September 10, 2019
Making Time to Make a Difference
For the last year, I have had the honor of working with some amazing corporate partners who come to Reading Partners saying “We want to help!” So I go into their office, meet their employees, and we start a discussion. They express their desire to help students in the Bay Area, and I tell them we are only as strong as our community of volunteers who show up for students. The joy of being able to share our amazing work with companies and employees never gets old. Then comes the question of time commitment. It usually goes like this:
Interested Person: “What is the time commitment?”
Me: “One hour a week.”
Interested Person: “. . .”
I see their minds going, filtering through their calendar trying to find a time each week when they don’t have meetings or deadlines or appointments to take their own kids to school. When I see the “. . .” on someone’s face or notice it happening over the phone, my job becomes that of a decoder. Are they trying to figure out a way to fit volunteering into their or their team’s schedules? Or are they trying to find a way to tell me that what they really had in mind was one hour period – not one hour per week?
The truth is that Reading Partners is in the business of impact. Each year, more than 80% of our students reach their goals and show growth in their reading ability. That is why we exist and we are so proud of each and every one of our 1400+ students in the Bay Area who are going to have more opportunities in the future because of our program. The key to our success is our model: one-on-one, weekly tutoring.
And we get it. One hour a week for a semester is a commitment and that’s why I’ve come up with some tips to help make that commitment a little bit easier.
1. Consider your schedule and when you’re the busiest.
Believe it or not, there are probably a few times a week that already exist where you don’t typically have meetings or other commitments. For times that you’re unsure about, consider whether the commitments could be moved without much inconvenience.
Usually the most convenient times are the first thing in the morning, towards the end of the work day, or during the lunch hour.
– Rebekah Espino-Drobner,
Community Engagement Associate
2. Look at the school locations. Is there one near your home or work?
Another way to approach it is to look at the schools that host our program. We have 28 reading centers in San Francisco, Oakland, Hayward, and San Leandro that each have slightly different schedules. Finding a location that is convenient can make a huge difference in integrating tutoring into your schedule.
I tutor at Jean Parker Elementary which is a block and a half away from my apartment. I love tutoring the last session of the day and being home at 5pm. It’s so close, I have no excuse to not go.
– Andrea Edelman,
3. Talk with your manager, and if relevant, your team.
Let them know that this is an ongoing opportunity that matters to you and kindly request like they respect your commitment. Everyone should treat this similarly to a regular meeting on your calendar that they should not schedule over unless absolutely necessary. This can also be a great time to invite them to shadow you for a session and see how amazing tutoring is. If the school is near your office, invite your team members to start tutoring with you. Even though you’re tutoring your own student, sharing the experience is a great team-building exercise.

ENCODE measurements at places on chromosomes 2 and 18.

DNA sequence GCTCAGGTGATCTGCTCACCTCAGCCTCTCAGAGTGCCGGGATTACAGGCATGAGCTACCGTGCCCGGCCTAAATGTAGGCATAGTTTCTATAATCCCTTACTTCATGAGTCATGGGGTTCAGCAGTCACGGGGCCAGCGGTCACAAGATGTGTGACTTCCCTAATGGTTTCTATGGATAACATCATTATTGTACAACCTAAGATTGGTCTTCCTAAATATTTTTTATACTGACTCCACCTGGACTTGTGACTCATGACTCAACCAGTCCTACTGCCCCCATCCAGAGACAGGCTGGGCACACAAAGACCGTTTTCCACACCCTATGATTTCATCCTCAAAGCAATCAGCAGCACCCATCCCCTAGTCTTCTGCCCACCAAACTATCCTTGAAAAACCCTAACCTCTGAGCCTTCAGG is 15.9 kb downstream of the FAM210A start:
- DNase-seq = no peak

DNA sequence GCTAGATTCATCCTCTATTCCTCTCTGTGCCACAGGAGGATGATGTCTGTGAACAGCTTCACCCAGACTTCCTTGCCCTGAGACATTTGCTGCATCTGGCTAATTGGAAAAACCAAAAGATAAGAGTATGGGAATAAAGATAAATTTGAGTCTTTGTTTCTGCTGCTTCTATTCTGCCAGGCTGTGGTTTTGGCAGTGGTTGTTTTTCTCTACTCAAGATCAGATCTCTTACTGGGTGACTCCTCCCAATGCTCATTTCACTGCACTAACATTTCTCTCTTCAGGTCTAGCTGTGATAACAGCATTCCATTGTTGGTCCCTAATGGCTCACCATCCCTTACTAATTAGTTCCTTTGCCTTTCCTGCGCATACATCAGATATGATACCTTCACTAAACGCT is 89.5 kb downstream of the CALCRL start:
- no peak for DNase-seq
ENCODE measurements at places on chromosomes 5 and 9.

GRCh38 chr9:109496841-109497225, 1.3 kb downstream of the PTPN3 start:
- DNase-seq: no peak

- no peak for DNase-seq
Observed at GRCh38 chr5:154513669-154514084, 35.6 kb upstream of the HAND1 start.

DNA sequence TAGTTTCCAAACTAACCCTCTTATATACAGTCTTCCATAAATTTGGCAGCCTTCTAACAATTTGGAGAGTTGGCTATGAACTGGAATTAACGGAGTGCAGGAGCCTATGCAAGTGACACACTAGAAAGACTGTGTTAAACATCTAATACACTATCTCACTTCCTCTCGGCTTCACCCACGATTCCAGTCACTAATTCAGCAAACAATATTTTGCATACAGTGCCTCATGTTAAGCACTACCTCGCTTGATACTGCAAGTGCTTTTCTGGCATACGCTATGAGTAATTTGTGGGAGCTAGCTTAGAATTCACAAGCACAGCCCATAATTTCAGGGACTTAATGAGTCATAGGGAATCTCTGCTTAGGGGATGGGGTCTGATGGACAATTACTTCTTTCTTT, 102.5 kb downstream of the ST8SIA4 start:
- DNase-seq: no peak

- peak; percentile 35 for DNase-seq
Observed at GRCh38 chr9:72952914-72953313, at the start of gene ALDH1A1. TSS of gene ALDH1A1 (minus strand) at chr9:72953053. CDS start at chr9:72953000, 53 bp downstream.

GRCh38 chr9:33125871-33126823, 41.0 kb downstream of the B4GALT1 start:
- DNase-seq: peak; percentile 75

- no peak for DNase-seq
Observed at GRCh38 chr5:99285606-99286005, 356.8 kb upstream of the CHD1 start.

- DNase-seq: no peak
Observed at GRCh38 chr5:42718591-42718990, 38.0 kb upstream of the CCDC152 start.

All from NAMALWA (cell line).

One thing that helped me fit Reading Partners into my schedule was talking about it with my manager. Because he knew how important it was to me, he worked with me to protect the time on my calendar so I could always slip out on my tutoring day. Additionally, recruiting a friend from work as a fellow volunteer was really helpful as well! We held each other accountable, and we were carpool buddies.
– Caroline Brand,
young professional tutor
4. Think about your flexibility with work.
Can you take meetings from home in order to accommodate a 9:30 session? Can you work from home in the afternoons to accommodate a 3:30 session?
I took morning meetings from home, then went into my assigned school to tutor mid-morning. By lunchtime each tutoring day, I had completed both my daily workload and done my best to make a difference in the education of a growing adolescent.
– Blane Barker,
member of the amazing team at Atlassian
5. Remember the benefits.
This isn’t you taking an hour to have an extra-long lunch at your favorite sushi spot. One hour can truly empower and that is why you signed up to be a tutor to begin with.
Even on the days I’m struggling to get to my session, the children always bring me joy. I continue to learn from them, just as much as they learn from me!
– Allison Magyar,
I volunteer with Reading Partners because it makes me feel good. My job tends to be very stressful and getting away for an hour to teach students reading skills really puts everything in perspective. If I’m struggling with an issue at work, helping a student to read reminds me of how far I’ve come and how my ease at reading in everyday life I take for granted.
– Vince Passanisi,
6+ year tutor
With just one hour a week, you can change a child’s future so look at your schedule, talk to your boss, and make time to make a difference to become a Reading Partner today.
To find out more about tutoring, email us at email@example.com or give us a call at (510) 830-3032.